The Electoral Commission has now become “better” at “listening” to the concerns of stakeholders in the 2016 elections, Mr Ibrahim Adjei, a member of opposition-affiliated pressure group Let My Vote Count Alliance (LMVCA) has said.
The group had a fierce confrontation with the police last year during one of its demonstrations to get the election management body to purge the register of some 76,000 alleged Togolese.
Speaking to Prince Minkah on the Executive Breakfast Show about how the group’s advocacy has impacted the upcoming elections, Mr Adjei said “… the positives are these: there’s now a strong … democratic narrative or conversation in the length and breadth of Ghana where people are now demanding for a credible voters’ register,” even though he insists the country still does not have a “credible register”.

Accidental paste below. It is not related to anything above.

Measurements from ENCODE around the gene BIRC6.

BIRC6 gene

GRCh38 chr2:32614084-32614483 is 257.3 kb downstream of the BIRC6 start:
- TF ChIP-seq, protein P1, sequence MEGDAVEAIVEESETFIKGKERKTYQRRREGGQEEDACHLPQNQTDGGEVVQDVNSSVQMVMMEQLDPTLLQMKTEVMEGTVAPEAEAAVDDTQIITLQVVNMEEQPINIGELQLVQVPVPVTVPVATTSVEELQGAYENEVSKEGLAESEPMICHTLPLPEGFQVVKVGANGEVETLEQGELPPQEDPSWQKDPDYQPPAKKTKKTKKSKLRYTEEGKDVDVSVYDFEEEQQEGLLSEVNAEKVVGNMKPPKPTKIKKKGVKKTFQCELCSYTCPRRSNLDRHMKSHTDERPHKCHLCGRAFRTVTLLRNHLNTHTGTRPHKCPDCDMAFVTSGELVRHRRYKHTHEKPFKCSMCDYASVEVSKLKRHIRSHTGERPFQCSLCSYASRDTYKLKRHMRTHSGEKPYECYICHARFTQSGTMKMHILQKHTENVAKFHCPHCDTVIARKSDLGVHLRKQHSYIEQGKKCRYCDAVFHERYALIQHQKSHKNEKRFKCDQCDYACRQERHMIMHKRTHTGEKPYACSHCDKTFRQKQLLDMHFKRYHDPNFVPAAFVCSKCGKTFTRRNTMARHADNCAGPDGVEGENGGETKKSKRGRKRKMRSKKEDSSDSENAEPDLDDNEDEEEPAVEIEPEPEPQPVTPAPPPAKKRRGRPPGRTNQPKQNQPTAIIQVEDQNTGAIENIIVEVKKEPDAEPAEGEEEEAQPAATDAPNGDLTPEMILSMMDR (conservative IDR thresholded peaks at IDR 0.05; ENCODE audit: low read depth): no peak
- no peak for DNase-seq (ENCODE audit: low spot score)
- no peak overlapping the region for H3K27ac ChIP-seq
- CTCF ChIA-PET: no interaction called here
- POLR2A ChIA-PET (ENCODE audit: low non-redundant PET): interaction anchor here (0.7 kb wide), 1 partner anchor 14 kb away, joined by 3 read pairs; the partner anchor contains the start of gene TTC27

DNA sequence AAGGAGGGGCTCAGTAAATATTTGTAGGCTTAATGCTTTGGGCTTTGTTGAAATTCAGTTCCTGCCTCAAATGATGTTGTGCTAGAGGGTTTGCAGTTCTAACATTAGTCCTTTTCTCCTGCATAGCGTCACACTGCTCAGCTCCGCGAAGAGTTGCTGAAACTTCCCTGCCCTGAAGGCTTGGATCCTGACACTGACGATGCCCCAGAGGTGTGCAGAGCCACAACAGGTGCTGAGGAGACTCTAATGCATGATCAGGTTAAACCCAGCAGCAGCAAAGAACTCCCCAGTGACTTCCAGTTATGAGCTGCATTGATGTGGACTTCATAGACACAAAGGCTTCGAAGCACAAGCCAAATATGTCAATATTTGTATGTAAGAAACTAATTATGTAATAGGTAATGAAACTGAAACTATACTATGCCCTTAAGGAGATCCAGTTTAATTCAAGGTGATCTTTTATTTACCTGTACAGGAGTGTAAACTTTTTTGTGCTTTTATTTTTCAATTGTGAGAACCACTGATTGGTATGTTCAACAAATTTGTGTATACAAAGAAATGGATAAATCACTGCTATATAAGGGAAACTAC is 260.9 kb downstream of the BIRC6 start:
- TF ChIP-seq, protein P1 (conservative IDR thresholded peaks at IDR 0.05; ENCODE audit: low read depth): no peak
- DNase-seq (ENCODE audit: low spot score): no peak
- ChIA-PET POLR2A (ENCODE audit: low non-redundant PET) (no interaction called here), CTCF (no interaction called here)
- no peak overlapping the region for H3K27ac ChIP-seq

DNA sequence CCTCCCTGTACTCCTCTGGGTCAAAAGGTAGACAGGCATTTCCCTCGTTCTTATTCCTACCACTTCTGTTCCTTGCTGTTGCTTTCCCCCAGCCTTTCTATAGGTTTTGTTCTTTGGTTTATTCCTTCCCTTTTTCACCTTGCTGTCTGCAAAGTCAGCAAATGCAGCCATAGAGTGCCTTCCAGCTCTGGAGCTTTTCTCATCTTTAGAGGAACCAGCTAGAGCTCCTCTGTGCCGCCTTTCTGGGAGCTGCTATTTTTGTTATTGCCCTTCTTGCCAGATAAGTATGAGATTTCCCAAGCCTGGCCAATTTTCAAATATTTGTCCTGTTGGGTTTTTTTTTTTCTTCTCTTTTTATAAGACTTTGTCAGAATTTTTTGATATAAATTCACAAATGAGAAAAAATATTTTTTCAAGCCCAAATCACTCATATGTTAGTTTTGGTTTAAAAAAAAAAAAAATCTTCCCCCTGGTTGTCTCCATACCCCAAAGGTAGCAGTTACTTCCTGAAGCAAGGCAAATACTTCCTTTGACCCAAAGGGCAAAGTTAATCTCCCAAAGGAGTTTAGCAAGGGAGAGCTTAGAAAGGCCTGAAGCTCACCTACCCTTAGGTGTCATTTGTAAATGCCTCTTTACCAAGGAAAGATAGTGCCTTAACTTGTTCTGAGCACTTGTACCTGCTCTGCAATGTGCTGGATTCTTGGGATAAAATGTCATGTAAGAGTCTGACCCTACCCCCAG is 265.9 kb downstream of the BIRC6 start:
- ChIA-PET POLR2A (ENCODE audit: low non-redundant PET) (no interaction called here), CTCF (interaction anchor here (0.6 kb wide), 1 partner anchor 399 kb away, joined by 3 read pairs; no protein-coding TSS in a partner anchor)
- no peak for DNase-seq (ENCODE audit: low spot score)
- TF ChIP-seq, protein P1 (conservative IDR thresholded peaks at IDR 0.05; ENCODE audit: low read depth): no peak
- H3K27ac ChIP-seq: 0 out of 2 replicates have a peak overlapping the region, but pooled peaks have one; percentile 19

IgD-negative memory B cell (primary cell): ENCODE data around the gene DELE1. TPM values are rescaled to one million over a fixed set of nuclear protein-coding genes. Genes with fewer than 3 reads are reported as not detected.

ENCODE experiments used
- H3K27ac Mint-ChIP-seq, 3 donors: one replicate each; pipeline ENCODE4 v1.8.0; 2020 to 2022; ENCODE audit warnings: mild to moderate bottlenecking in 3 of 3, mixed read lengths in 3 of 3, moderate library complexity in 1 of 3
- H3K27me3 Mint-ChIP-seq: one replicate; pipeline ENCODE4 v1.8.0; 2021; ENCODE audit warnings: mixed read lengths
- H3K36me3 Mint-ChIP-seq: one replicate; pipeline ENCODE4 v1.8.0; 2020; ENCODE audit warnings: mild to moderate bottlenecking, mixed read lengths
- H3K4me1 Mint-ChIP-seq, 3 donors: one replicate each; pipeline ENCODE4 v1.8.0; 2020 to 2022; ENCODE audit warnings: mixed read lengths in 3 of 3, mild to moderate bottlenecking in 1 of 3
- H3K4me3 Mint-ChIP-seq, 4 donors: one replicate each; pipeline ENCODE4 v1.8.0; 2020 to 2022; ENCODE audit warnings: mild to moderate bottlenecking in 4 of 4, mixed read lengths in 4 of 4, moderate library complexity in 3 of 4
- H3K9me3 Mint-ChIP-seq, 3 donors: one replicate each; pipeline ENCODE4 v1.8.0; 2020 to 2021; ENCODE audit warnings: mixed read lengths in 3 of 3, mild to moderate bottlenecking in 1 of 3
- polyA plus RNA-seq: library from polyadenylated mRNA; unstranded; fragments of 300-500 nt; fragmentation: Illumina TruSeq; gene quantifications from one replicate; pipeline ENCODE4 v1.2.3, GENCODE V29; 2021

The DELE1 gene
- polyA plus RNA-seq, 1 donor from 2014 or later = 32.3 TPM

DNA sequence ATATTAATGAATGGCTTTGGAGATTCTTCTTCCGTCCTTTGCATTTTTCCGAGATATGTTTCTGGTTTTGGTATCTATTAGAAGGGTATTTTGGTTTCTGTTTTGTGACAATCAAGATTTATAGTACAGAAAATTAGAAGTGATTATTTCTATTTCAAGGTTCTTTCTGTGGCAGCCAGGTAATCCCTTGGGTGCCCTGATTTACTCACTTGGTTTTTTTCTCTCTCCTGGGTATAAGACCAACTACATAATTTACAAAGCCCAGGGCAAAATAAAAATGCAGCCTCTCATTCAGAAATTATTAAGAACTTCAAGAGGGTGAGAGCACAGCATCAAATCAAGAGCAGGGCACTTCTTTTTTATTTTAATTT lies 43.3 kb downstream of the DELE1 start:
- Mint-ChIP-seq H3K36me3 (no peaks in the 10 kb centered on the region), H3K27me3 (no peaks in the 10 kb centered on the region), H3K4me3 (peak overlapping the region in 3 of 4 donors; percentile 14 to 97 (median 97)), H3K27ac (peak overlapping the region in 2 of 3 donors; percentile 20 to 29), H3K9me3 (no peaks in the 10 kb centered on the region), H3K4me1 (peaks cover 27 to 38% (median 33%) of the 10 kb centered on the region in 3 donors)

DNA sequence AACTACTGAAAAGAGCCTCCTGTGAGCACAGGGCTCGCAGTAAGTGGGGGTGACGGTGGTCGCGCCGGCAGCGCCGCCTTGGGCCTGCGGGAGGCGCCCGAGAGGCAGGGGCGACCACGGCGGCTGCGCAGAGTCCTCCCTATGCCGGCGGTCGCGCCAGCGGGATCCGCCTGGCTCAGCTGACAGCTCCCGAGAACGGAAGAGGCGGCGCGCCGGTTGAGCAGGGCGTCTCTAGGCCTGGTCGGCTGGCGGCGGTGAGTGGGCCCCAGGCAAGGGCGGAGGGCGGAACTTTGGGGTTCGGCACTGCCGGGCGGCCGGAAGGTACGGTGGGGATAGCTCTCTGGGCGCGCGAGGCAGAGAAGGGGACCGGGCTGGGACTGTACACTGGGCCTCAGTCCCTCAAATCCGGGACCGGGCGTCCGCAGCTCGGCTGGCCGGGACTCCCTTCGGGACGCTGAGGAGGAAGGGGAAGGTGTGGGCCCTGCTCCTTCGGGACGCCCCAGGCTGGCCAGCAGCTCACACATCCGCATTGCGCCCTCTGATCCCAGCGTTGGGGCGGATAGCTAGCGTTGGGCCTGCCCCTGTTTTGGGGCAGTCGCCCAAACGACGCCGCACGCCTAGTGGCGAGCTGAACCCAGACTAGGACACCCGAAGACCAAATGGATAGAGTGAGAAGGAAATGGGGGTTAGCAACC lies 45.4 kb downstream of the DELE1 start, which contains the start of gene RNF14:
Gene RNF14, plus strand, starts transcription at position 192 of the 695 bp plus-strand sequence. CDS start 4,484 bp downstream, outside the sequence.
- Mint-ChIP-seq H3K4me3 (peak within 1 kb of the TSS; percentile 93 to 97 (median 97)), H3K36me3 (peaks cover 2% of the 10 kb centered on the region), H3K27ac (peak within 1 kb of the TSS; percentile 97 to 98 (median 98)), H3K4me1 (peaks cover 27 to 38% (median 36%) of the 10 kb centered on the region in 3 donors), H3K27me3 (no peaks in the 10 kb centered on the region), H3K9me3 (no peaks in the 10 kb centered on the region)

Nonetheless, “the processes have been moved to a more positive area,” he said, adding: “… I don’t believe it’s good to be negative all the time, where there’s positive, you say it.”
“Just this week, they [EC] abandoned the electronic transmission of results because the flaws in there were duly recognised and they didn’t put on the ‘we’re independent’ hat [and so] ‘to hell with you’. They are actually now listening better,” Mr Adjei said.
He also mentioned that the fact that the EC complied with the Supreme Court’s order to delete names of people who registered with their health insurance cards underscores his observation that the election management body is now listening more.
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